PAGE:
Stenhouse ProJo OpEd: Time for RI Lawmakers to Face Reality & Decouple from CA’s EV Mandates

Originally published by the Providence Journal, March 10. 2024 as:

Time for RI to drop use of California’s unattainable emissions mandate

Ocean State lawmakers should follow the lead of the Biden administration and Connecticut and reconsider Rhode Island’s commitment to the California Air Resources Board (CARB) and its costly and unattainable electric vehicle (EV) mandates.

By law, every state must follow emissions standards set by either the U.S. Environmental Protection Agency or by CARB. Rhode Island is one of 15 states where its lawmakers have chosen to follow California’s stricter rules. When it comes to sales of cars and small trucks, all CARB states must ban the sale of all gasoline and diesel-powered vehicles by 2035.

Up until now, EPA standards, far less stringent than CARB, required that two-thirds of all new vehicles sold by 2032 must be electric vehicles.

However, in a rare admission of error and a display of common sense, even hardliner environmentalists at the EPA had to concede that their electric vehicle goals were not attainable. Because of their high cost, unreliability and lack of infrastructure to re-charge batteries, EVs have not been as popular with consumers as the government forecast. In late 2023, U.S. automakers issued a joint letter to President Biden asking for a reprieve from the mandate for EVs, because they cannot sell them.

Further, after pleas from California’s governor for motorists not to charge their EVs during a recent peak energy usage period, another issue became evident: that there is not enough electric-grid capacity to reliably charge these levels of mandated EVs.

Thus, the EPA has signaled it will soon loosen its EV mandates, appropriately giving the entire zero-emission vehicle industry more time to advance its technology, reduce costs, and allow for the necessary grid and infrastructure expansion that will make EVs attractive to more motorists.

In late 2023, Connecticut, faced with a similar dilemma and forced to accept reality, smartly opted to decouple itself from CARB and its unreasonable and harsh emissions standards. It’s now time for Rhode Island lawmakers to face that same reality.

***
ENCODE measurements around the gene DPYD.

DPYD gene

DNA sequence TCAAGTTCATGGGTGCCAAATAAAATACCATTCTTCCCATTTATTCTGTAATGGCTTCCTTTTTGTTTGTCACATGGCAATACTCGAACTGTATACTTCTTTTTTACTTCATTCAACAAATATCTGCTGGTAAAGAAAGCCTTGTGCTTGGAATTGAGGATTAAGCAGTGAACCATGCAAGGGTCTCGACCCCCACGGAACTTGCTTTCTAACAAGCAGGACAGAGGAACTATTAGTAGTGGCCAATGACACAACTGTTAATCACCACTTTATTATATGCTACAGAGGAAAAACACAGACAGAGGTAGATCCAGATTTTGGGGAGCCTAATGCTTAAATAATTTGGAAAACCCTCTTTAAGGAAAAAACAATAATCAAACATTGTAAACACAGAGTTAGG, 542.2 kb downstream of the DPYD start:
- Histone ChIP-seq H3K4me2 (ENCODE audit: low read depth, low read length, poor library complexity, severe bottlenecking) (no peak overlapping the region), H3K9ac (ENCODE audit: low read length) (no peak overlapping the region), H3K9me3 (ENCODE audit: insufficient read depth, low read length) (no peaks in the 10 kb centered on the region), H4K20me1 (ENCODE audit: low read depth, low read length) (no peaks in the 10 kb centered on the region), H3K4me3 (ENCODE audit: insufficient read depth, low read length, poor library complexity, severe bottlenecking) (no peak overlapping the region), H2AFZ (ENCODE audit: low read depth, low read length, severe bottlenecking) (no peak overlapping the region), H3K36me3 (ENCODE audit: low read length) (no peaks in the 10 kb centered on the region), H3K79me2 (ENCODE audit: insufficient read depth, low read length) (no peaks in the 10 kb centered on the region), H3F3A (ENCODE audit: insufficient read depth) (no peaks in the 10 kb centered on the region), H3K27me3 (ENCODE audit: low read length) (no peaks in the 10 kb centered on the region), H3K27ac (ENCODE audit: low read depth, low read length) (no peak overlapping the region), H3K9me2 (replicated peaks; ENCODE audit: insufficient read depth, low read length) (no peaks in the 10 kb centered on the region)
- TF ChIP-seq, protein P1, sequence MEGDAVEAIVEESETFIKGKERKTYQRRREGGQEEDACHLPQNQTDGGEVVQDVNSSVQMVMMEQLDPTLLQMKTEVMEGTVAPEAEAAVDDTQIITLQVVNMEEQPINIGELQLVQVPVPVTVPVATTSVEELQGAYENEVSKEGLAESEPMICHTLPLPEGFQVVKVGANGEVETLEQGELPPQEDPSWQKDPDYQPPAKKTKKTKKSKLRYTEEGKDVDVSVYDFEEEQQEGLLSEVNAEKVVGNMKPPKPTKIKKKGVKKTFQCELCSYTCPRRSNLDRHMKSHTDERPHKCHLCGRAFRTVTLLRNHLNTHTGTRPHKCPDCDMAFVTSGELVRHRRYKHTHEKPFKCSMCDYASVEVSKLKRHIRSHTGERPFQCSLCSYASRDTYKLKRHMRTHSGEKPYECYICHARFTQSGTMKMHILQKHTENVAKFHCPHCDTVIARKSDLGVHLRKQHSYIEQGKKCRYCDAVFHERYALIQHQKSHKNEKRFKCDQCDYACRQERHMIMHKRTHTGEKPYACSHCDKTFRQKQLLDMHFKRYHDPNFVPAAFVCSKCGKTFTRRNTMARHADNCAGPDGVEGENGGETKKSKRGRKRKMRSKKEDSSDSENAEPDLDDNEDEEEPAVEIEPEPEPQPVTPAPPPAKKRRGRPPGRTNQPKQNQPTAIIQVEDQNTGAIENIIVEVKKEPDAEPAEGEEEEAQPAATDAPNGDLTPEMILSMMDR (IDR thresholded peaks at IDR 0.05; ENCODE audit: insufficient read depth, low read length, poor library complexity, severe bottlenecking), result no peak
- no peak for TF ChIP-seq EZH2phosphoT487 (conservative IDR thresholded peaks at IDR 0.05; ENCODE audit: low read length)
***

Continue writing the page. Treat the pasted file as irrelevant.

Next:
Adopting a common-sense, market-driven approach is exactly how the General Assembly and Governor McKee should proceed in reforming our state’s energy goals and policies. If the EPA standards are not achievable nationally, then certainly the much more severe CARB standards are not achievable for Rhode Island.

Rhode Island Energy admitted to an inquiry by my organization that, until the ‘need presents itself,’ there are no current plans to invest in adding capacity to our electrical grid. The need is now … with many regional fossil fuel and nuclear plants shut down in recent decades, our electric grid is barely capable of reliably serving Rhode Island during high energy demand periods. Such ‘investment’ costs would be passed on to customers, making EV charging even more expensive.

Rhode Island’s energy policy should encompass an ‘all of the above’ market approach. For decades into the foreseeable future, fossil fuels will necessarily play a major role in powering America. While we await and welcome coming advancements in green energy technology, Rhode Island should seek to expand its natural gas pipeline capacity, while also reconsidering carbon-free nuclear power.

It is also clear that our state’s much ballyhooed goal of net-zero emissions by 2050 is also unattainable and must be reconsidered. Ensuring that residents have access to abundant, reliable, and low-cost energy – regardless of the source – should be our state’s new goal.

If Rhode Island is to effectively compete with other states for people, investors, companies and jobs — and benefit from a thriving state economy — we must have a sensible approach towards energy.

Now is the time to decouple our Ocean State from California-style mandates that punish consumers with unrealistic policies that reduce choices and artificially raise prices, and provide true EV choice to motorists. Especially when national green energy proponents have determined that near-term net-zero emissions goals, like those in Rhode Island, are not achievable.

Mike Stenhouse is CEO of the Rhode Island Center for Freedom & Prosperity.

Disclaimer: The views and opinions expressed in The Ocean State Current, including text, graphics, images, and information are solely those of the authors. They do not purport to reflect the views and opinions of The Current, the RI Center for Freedom & Prosperity, or its members or staff. The Current cannot be held responsible for information posted or provided by third-party sources. Readers are encouraged to fact check any information on this web site with other sources.

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